All analyzes were performed by triplicate, with individual preparation as it has been described in each method of analysis. The data was expressed as mean ± standard deviation. The analysis of variance was used to calculate the significant differences and the test was used of discrimination of multiple differences of Fisher, using p <0.05 as the level of significance.

3. Results and discussion

Morphological study Scanning Electron Microscopy (SEM)

As shown in Figure 2 (A, B, C, D), the images shown circular shapes for small sizes and elliptical for large sizes, with smooth and homogeneous surfaces, as reported by Medina and Salas (2008). In Figure 2B (Yungay) and 2D (Huayro), a greater quantity of granules with an irregular surface is observed, maybe corresponding to a higher amylose content (Table 1), as indicated (Gomand et al., 2010).

Potato starch diameters were 20.08 ± 2.48, 22.36 ± 8.22, 21.42 ± 5.51 and 25.33 ± 6.54 μm for the variety Yungay, Canchan Huayro and Colparina, respectively. No statistical difference (p > 0.05) among the varieties was found. These values are within the range (14 to 50 μm) reported by Kaur et al. (2009) and Šimková et al. (2013) for potato starch granules. On the other hand, Canchan, Colparina and Huayro showed the greatest variability in granule size, whereas the Yungay variety showed more homogeneous granules. Morphological differences between potato starches are greater than between crops of any other botanical source, depending on agricultural practices (Singh et al., 2006).

Amylose and Amylopectin content

Amylose content showed significant differences (p < 0.05) among the four potato varieties varying between 15.49 ± 2.02 and 32.10 ± 0.14% (Table 1). These values are in accordance to reported ranges by Singh et al. (2006) (24.5% 27.5%) in native starch from four New Zealand potato cultivars; for starches from different India potato cultivars (15.0% 30.4%) (Kaur et al., 2007); in starches from sixteen Czech Republic potato cultivars (18.79% 22.95%) (Šimková et al., 2013). The variability in amylose and amylopectin ratio within different potato cultivars may be due to different factors, such as genotype, environmental conditions and cultural practice (Noda et al., 2004).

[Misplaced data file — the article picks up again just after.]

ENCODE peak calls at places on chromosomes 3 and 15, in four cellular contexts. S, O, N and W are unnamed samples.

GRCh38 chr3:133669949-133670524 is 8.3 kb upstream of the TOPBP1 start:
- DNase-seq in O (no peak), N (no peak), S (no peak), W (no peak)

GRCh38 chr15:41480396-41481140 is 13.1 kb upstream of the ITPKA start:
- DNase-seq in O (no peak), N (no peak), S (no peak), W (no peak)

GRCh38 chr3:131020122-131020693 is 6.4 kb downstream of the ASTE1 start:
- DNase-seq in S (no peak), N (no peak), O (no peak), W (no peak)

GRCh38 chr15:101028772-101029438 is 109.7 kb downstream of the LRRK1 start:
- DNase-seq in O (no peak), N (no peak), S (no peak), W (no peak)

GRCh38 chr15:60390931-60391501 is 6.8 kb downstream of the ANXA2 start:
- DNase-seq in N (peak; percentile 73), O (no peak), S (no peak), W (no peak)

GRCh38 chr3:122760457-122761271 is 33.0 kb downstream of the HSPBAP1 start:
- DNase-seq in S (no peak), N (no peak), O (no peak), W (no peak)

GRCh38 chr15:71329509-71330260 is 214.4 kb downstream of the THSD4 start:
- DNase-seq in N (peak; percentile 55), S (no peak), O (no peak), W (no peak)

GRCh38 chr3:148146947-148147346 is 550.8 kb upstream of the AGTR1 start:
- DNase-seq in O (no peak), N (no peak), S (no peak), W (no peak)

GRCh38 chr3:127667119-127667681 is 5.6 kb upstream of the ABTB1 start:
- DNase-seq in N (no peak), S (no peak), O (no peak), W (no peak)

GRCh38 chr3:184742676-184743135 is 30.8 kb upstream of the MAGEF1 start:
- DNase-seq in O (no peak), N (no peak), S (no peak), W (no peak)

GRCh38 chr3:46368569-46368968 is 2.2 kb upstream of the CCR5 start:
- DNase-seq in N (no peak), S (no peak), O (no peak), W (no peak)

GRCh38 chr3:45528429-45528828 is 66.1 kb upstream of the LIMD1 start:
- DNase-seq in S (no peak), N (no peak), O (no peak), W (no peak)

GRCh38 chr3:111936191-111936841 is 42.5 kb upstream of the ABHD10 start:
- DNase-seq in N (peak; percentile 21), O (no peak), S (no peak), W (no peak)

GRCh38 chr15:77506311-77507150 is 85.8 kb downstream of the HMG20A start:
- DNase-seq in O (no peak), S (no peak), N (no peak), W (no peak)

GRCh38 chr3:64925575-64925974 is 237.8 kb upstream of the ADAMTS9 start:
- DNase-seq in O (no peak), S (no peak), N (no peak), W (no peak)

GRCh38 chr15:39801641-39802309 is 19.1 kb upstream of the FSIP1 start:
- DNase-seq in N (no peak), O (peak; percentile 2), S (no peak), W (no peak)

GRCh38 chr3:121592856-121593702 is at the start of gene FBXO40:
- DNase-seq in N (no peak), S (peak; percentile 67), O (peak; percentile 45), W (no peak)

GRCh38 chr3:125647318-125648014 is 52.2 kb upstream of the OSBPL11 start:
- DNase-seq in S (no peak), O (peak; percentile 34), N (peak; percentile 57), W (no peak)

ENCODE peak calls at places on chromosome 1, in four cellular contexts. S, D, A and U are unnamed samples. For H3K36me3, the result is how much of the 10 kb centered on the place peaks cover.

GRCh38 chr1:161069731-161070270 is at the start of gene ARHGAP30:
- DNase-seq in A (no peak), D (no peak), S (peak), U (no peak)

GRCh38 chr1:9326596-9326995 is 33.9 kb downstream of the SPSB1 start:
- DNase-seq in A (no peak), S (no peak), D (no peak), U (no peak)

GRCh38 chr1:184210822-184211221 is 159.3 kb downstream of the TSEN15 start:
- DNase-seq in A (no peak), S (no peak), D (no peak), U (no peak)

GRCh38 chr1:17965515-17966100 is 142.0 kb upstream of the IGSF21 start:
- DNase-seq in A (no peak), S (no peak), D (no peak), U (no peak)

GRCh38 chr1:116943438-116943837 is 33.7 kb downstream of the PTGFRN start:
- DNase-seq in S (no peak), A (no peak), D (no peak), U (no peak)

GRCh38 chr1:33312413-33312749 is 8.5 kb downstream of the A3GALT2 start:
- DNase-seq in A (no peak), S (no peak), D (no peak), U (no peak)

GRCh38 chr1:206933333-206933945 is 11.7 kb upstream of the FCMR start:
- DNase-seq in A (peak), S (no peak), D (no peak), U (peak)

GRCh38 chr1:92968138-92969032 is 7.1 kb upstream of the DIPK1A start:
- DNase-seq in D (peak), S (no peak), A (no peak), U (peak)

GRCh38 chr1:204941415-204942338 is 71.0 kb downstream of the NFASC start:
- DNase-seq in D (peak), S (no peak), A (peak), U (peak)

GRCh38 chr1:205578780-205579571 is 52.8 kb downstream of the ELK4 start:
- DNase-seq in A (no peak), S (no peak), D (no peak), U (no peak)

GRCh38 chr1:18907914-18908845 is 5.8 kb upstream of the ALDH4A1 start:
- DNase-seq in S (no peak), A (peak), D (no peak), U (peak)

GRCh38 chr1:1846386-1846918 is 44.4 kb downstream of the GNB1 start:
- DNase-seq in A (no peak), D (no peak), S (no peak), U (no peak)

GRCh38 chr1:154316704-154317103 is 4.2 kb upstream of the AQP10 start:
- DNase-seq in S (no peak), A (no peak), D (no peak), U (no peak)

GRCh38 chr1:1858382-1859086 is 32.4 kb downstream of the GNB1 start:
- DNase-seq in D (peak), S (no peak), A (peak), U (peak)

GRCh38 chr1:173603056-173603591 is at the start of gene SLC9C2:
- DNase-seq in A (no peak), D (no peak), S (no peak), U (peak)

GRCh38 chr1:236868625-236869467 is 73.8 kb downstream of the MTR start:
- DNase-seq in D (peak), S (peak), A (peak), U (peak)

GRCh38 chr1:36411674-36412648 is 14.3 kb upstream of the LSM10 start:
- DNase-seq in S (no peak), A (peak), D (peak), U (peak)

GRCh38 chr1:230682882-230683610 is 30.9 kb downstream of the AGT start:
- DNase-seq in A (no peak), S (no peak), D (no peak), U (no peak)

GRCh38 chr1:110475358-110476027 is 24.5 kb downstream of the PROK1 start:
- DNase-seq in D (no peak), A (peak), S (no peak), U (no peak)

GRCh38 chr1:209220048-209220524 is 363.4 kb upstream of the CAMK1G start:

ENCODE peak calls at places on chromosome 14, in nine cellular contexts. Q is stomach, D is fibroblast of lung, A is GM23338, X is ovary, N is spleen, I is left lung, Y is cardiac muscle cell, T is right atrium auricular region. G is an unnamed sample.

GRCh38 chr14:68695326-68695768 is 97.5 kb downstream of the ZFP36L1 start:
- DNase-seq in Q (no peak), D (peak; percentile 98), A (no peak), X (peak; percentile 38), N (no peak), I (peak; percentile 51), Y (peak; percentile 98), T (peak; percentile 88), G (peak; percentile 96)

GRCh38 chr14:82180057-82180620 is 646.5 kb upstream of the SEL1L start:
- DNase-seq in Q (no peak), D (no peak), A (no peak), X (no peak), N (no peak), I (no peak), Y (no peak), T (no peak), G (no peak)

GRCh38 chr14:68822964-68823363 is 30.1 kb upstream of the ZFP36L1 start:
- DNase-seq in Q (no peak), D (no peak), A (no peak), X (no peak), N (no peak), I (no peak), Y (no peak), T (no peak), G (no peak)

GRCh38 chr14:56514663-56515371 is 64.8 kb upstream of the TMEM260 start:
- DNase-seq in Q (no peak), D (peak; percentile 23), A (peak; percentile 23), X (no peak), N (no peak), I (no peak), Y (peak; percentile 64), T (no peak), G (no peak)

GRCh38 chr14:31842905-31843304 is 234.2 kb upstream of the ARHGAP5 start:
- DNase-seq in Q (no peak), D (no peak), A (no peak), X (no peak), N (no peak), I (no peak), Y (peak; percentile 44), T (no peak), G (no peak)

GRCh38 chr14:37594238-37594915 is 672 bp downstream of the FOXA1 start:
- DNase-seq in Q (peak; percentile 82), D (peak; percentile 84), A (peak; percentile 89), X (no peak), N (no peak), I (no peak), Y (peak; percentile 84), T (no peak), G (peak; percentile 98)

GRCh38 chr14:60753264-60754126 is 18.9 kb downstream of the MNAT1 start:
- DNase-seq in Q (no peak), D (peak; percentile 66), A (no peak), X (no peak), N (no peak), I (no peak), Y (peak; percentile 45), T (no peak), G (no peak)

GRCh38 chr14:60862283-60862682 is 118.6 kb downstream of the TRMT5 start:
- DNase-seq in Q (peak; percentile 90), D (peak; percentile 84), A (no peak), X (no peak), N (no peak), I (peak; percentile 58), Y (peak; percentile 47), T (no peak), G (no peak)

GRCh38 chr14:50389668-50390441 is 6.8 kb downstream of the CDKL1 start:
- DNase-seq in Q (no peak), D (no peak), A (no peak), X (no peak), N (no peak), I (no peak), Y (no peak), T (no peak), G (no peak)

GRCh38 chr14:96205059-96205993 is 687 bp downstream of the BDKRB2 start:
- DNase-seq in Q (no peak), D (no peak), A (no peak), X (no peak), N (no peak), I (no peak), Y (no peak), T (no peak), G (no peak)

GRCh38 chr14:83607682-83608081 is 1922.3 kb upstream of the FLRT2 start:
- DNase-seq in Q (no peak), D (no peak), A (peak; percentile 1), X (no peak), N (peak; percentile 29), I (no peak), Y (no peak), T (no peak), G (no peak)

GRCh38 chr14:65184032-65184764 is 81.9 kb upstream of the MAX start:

Clarity is a key parameter to determine the application of starches in food products because they can give brilliance or opacity to final product (Torruco-Uco and Betancur-Ancona, 2007). Starch gels presented values of clarity (measured as percentage of transmittance) between 64.24 ± 3.60% and 91.82 ± 6.67% (Table 1), finding the highest value for potato starch pastes in varieties Colparina and Canchan. These results are similar to those reported by Martínez et al. (2015) (82.3 ± 0.32 94.1± 0.72%) who studied the transmittance (%) of the starches of different native potatoes (Solanum phureja). Novelo‐Cen and Betancur‐Ancona (2005) mention that starches that have a lower amount of amylose are easily dispersed, which increases their clarity, as well as those with greater swelling power. This explains the results for Canchan, Huayro and Yungay, with a correlation of 90.11%, since they presented greater clarity, with a lower content of amylose and smaller granule size.